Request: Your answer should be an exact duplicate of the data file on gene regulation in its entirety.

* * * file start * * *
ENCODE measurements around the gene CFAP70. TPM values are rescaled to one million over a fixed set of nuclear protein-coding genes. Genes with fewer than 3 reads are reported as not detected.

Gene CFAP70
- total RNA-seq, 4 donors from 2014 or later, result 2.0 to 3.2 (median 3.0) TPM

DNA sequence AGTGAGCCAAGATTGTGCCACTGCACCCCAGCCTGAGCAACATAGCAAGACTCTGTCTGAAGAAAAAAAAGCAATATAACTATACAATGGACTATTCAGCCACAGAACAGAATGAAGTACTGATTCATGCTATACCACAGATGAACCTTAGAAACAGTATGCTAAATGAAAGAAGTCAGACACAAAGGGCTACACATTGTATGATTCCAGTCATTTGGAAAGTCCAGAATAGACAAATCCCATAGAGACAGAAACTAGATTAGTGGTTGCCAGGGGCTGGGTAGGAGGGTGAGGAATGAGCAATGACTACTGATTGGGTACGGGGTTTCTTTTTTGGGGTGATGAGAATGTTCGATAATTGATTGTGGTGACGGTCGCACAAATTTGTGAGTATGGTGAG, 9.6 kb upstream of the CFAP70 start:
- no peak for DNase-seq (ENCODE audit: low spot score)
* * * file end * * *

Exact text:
ENCODE measurements around the gene CFAP70. TPM values are rescaled to one million over a fixed set of nuclear protein-coding genes. Genes with fewer than 3 reads are reported as not detected.

Gene CFAP70
- total RNA-seq, 4 donors from 2014 or later, result 2.0 to 3.2 (median 3.0) TPM

DNA sequence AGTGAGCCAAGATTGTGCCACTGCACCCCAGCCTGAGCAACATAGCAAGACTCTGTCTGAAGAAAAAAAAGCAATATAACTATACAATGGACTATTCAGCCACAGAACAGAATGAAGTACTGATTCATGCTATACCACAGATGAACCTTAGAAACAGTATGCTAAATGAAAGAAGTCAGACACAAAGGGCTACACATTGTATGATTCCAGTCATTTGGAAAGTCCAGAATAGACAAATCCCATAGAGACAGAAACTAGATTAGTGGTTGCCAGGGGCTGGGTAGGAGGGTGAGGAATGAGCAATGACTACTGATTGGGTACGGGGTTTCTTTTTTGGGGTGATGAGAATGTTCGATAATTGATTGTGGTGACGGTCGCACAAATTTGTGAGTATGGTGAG, 9.6 kb upstream of the CFAP70 start:
- no peak for DNase-seq (ENCODE audit: low spot score)